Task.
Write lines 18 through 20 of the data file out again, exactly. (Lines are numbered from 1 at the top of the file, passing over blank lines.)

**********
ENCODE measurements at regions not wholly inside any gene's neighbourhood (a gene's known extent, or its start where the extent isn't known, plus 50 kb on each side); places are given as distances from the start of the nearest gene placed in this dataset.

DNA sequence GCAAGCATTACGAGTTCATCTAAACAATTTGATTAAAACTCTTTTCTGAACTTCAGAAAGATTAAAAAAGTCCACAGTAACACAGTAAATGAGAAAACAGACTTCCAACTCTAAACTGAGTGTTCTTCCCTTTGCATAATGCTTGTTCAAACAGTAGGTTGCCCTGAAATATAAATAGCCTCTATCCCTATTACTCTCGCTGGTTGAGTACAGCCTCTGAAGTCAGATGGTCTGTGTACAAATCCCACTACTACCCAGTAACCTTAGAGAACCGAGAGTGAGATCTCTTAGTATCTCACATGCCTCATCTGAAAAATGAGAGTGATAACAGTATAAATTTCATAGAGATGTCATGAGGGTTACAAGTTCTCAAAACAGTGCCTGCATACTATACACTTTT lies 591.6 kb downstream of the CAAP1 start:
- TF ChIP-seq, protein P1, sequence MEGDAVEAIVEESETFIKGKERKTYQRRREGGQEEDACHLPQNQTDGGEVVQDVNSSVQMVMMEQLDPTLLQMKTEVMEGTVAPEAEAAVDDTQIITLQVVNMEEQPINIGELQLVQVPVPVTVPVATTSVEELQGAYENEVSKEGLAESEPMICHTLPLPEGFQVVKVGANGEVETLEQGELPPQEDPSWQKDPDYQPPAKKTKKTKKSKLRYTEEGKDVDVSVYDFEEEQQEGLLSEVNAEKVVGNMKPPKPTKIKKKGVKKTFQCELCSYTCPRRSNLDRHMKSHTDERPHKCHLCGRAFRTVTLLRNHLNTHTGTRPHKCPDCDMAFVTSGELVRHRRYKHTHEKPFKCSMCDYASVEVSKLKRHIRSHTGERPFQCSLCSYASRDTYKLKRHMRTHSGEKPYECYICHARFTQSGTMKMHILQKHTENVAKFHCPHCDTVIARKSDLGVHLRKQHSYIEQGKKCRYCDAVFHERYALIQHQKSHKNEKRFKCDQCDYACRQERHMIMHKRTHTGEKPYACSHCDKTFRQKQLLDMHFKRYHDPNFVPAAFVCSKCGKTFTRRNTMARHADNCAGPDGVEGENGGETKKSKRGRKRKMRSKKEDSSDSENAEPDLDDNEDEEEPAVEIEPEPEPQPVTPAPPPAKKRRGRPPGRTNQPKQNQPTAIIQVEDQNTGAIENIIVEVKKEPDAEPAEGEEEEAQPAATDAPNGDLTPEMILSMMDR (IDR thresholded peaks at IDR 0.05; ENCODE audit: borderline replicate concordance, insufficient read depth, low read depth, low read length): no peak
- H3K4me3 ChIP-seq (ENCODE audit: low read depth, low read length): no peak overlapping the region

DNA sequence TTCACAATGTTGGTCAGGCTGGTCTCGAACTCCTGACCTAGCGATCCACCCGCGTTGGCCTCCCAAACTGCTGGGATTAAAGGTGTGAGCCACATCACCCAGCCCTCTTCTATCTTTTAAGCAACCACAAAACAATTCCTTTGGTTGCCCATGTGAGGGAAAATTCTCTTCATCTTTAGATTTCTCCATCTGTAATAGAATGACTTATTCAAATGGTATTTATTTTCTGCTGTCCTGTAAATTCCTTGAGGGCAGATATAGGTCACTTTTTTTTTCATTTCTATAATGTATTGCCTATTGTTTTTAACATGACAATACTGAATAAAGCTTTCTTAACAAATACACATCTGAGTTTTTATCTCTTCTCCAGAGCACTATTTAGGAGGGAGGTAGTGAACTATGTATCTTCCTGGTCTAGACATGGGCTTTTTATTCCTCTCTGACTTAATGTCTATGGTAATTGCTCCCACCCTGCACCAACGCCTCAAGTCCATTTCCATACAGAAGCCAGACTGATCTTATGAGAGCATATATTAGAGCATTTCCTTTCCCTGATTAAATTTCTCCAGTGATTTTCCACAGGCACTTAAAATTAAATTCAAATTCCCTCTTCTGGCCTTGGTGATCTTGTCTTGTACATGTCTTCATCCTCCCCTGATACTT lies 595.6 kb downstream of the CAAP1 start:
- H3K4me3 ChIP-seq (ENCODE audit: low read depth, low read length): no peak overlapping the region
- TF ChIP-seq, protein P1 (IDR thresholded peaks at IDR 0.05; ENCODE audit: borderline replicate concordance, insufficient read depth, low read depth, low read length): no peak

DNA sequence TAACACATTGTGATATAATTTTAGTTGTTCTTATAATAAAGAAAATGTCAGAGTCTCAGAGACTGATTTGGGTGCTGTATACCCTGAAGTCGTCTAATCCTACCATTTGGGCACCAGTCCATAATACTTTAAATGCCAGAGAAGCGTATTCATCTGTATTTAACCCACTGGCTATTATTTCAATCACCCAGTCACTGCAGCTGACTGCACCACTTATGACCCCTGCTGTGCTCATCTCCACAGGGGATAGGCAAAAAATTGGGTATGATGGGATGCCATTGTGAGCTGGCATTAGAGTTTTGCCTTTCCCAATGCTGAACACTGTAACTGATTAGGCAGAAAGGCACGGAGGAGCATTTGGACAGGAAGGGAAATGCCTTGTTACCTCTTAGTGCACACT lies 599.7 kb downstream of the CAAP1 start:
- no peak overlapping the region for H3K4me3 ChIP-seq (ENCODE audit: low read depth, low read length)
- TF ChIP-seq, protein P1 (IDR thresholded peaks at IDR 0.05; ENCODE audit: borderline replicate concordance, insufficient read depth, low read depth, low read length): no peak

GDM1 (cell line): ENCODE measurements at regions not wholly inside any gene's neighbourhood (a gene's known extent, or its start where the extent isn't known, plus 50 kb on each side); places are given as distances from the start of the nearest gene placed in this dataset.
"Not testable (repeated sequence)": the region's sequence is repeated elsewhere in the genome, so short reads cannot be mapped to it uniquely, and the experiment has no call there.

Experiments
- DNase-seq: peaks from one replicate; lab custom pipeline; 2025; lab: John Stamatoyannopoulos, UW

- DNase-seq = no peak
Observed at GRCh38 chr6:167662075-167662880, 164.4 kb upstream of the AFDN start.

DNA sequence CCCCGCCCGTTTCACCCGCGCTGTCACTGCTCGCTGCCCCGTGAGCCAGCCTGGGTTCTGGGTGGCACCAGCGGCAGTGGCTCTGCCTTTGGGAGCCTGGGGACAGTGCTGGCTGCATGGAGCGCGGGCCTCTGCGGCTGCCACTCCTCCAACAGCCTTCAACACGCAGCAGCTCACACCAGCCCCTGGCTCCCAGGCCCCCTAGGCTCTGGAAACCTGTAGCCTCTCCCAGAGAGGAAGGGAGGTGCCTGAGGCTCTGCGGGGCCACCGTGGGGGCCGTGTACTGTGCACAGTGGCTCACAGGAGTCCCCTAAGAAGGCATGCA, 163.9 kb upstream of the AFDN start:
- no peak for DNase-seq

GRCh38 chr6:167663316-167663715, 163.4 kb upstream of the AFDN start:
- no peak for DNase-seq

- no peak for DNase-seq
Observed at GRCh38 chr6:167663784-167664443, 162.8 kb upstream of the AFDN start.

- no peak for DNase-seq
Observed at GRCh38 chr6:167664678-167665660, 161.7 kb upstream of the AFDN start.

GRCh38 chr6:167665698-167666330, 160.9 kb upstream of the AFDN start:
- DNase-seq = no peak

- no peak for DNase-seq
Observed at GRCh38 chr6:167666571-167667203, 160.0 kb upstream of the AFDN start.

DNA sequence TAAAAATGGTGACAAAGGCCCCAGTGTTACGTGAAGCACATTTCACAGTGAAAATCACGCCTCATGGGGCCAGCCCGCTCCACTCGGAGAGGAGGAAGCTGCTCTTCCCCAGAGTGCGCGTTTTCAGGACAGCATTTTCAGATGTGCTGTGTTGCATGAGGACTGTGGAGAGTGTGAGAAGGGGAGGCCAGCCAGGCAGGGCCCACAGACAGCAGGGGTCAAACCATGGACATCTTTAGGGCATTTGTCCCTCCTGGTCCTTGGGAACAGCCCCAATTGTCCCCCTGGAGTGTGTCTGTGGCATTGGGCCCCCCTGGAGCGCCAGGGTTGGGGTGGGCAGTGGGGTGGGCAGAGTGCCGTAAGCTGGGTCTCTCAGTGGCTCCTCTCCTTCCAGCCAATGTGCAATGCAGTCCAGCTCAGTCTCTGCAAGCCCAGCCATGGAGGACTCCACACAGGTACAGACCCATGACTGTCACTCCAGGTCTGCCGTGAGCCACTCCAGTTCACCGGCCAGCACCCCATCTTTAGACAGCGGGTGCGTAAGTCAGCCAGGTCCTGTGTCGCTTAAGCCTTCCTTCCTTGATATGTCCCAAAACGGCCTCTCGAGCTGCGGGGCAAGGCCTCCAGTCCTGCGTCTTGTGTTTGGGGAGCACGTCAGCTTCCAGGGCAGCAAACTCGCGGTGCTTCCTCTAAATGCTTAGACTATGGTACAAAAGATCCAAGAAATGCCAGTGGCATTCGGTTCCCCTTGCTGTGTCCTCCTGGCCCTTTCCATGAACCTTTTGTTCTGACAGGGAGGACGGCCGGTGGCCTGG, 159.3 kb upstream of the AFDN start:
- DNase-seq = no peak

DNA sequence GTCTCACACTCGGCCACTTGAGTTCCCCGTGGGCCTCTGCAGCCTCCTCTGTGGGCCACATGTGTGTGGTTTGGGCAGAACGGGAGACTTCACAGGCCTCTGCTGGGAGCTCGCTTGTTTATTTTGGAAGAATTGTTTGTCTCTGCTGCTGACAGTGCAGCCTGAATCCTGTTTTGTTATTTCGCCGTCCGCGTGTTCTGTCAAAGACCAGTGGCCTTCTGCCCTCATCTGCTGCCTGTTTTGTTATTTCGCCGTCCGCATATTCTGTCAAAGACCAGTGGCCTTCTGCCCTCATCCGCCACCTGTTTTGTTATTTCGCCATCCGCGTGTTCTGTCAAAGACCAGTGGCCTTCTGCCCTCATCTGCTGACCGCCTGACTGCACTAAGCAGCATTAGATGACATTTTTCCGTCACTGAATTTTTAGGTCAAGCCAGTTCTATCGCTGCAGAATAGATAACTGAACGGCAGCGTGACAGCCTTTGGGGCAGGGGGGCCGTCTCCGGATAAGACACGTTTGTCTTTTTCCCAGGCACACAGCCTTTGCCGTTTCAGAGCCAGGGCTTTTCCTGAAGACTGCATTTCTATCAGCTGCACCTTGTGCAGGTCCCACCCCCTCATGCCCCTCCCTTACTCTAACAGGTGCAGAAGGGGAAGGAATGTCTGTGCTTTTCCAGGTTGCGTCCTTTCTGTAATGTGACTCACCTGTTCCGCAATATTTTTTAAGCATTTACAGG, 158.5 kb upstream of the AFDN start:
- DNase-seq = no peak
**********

- no peak for DNase-seq

GRCh38 chr6:167663316-167663715, 163.4 kb upstream of the AFDN start:
- no peak for DNase-seq